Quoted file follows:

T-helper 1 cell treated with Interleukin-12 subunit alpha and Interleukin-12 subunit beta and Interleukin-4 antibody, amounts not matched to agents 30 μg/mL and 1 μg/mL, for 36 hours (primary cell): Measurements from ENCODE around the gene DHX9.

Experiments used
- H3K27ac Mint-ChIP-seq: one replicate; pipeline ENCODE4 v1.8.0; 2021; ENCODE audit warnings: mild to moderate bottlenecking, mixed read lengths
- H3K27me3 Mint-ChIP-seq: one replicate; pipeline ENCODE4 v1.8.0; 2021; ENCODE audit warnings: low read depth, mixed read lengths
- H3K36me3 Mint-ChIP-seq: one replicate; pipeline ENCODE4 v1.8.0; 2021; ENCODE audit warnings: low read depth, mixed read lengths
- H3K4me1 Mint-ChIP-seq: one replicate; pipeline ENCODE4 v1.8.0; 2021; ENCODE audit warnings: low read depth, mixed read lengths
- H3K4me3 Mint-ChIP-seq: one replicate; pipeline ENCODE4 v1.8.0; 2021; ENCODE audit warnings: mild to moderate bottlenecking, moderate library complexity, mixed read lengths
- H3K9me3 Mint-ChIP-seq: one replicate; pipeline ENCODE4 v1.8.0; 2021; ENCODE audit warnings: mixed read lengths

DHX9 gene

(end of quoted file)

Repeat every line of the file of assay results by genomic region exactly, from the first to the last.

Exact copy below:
T-helper 1 cell treated with Interleukin-12 subunit alpha and Interleukin-12 subunit beta and Interleukin-4 antibody, amounts not matched to agents 30 μg/mL and 1 μg/mL, for 36 hours (primary cell): Measurements from ENCODE around the gene DHX9.

Experiments used
- H3K27ac Mint-ChIP-seq: one replicate; pipeline ENCODE4 v1.8.0; 2021; ENCODE audit warnings: mild to moderate bottlenecking, mixed read lengths
- H3K27me3 Mint-ChIP-seq: one replicate; pipeline ENCODE4 v1.8.0; 2021; ENCODE audit warnings: low read depth, mixed read lengths
- H3K36me3 Mint-ChIP-seq: one replicate; pipeline ENCODE4 v1.8.0; 2021; ENCODE audit warnings: low read depth, mixed read lengths
- H3K4me1 Mint-ChIP-seq: one replicate; pipeline ENCODE4 v1.8.0; 2021; ENCODE audit warnings: low read depth, mixed read lengths
- H3K4me3 Mint-ChIP-seq: one replicate; pipeline ENCODE4 v1.8.0; 2021; ENCODE audit warnings: mild to moderate bottlenecking, moderate library complexity, mixed read lengths
- H3K9me3 Mint-ChIP-seq: one replicate; pipeline ENCODE4 v1.8.0; 2021; ENCODE audit warnings: mixed read lengths

DHX9 gene